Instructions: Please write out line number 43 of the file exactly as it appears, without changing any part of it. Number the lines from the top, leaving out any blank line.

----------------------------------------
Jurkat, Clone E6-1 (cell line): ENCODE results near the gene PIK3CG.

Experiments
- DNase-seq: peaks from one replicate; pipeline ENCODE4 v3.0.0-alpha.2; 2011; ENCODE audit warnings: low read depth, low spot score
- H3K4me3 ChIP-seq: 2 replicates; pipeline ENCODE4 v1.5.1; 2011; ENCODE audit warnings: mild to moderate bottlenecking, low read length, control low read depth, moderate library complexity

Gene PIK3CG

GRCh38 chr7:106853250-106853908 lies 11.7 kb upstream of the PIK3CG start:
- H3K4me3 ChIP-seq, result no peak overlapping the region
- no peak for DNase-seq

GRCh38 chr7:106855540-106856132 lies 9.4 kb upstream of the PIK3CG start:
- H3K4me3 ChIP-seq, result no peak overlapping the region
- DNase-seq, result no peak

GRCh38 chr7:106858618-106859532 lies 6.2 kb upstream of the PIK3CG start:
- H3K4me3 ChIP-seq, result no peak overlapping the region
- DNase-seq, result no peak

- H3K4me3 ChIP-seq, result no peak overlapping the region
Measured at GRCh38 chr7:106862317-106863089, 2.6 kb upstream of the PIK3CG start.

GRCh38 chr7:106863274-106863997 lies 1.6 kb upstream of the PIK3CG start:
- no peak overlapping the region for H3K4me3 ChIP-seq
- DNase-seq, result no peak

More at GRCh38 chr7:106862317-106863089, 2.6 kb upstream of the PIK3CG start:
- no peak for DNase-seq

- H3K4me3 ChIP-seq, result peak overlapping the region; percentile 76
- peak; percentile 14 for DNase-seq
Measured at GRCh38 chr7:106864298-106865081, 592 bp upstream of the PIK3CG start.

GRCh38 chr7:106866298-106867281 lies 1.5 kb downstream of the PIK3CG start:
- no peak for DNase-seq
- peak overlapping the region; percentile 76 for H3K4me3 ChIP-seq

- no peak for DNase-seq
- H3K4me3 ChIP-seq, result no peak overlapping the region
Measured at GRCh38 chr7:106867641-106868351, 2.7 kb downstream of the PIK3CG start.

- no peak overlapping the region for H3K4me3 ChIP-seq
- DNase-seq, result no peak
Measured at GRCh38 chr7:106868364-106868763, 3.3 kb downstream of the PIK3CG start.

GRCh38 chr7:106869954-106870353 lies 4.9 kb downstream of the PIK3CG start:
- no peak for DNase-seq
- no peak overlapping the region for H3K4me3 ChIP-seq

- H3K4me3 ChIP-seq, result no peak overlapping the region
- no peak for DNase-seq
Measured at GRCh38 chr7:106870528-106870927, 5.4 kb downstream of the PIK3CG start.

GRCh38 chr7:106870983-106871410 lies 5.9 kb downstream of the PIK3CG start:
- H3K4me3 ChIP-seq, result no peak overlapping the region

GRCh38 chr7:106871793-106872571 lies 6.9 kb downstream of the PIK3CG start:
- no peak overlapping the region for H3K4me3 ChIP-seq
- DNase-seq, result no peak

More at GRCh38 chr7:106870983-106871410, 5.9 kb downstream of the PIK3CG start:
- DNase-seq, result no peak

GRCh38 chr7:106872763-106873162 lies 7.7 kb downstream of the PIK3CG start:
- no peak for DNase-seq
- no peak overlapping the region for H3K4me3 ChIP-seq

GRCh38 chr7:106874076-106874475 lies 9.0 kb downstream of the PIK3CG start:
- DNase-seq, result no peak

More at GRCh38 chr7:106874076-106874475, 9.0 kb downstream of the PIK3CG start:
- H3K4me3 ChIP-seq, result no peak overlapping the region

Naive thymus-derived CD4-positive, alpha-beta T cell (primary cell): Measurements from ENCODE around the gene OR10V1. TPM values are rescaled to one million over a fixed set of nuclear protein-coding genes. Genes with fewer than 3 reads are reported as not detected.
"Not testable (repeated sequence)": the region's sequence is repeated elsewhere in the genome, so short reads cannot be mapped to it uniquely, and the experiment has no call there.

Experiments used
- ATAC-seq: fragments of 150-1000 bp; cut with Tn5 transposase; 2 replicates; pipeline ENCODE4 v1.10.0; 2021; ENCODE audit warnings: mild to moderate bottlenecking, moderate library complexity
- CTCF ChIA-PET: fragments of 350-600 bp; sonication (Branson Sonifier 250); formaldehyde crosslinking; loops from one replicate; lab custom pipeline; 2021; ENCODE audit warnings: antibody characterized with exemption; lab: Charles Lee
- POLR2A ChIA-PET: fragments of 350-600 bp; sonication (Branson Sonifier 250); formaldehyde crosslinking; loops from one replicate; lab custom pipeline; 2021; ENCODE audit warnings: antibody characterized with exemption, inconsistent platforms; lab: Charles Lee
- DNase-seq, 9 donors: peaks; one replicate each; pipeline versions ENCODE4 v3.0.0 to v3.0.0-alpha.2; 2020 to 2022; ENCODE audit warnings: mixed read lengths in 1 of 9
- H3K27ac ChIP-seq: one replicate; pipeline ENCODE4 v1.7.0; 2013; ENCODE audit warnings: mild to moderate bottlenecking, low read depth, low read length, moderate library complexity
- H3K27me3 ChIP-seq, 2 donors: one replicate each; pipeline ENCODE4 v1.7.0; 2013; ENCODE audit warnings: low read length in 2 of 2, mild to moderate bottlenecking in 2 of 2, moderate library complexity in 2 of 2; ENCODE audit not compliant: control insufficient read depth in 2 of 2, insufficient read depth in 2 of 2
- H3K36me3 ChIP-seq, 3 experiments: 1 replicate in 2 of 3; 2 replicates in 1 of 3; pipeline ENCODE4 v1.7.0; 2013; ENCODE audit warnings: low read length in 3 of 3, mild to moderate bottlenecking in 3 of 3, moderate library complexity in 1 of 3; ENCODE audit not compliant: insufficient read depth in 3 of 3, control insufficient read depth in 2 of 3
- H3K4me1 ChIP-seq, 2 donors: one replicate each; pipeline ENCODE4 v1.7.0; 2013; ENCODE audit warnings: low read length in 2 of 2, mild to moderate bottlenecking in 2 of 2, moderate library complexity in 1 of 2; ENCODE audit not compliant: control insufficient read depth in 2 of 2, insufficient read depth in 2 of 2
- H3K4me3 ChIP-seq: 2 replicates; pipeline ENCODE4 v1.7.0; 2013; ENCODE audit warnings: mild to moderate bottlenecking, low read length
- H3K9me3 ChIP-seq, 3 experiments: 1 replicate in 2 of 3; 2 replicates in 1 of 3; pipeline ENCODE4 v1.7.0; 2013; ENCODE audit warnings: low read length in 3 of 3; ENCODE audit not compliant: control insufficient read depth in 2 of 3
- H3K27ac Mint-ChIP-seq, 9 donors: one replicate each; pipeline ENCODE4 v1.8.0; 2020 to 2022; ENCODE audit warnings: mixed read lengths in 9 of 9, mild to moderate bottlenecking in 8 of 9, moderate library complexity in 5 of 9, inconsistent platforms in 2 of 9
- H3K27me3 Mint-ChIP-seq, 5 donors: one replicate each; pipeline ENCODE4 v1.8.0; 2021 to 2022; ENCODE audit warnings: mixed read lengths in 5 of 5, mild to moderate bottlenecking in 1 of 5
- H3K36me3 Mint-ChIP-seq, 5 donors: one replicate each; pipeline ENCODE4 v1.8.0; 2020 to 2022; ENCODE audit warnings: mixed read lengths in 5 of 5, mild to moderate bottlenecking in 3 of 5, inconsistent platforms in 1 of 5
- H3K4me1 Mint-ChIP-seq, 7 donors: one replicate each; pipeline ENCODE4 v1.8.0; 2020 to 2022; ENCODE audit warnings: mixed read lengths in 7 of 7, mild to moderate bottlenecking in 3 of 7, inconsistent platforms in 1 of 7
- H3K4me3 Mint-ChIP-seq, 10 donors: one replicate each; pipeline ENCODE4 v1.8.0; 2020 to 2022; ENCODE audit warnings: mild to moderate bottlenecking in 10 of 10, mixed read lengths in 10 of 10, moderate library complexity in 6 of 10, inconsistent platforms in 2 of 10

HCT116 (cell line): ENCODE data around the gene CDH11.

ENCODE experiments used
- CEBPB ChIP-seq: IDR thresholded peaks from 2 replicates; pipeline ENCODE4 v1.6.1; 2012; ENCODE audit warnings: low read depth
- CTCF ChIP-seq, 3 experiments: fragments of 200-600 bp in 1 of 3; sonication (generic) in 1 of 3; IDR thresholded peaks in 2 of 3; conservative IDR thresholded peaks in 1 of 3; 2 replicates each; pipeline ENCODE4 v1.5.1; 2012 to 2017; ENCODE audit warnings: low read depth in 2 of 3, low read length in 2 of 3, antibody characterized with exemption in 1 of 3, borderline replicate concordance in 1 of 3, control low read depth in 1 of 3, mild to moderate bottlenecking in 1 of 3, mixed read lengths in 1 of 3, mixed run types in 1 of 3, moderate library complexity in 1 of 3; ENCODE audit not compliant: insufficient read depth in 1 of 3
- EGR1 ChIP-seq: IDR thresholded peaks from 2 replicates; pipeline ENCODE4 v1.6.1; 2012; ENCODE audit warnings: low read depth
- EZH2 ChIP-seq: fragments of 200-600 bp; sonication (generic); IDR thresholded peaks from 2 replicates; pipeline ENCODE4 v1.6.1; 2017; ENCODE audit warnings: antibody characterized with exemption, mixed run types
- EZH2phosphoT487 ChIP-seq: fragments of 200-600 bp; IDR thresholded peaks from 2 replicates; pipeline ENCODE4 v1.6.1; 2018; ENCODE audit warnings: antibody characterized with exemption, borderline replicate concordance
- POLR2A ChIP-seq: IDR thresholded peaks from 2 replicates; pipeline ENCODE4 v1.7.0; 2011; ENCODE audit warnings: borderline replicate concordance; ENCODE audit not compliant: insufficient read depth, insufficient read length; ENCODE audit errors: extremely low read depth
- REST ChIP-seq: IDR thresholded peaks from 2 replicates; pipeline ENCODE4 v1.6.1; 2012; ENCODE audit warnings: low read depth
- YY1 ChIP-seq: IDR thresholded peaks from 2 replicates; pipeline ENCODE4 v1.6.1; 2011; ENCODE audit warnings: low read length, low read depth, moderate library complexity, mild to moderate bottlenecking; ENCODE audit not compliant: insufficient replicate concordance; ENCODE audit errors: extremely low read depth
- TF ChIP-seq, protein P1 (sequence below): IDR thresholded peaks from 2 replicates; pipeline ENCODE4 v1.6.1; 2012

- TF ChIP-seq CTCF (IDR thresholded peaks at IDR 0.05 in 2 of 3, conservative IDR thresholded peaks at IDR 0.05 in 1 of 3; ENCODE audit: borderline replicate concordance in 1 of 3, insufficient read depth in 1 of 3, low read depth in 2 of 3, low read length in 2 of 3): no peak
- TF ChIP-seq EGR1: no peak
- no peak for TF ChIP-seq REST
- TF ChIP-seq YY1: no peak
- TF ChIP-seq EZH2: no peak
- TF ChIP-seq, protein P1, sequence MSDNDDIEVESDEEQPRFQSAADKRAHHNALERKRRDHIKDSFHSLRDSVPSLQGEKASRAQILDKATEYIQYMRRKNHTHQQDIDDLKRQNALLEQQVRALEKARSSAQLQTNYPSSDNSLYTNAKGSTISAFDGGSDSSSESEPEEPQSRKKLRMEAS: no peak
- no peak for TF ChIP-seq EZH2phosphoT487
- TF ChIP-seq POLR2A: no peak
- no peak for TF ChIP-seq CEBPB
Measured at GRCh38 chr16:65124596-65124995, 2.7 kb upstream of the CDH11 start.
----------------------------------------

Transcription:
- no peak overlapping the region for H3K4me3 ChIP-seq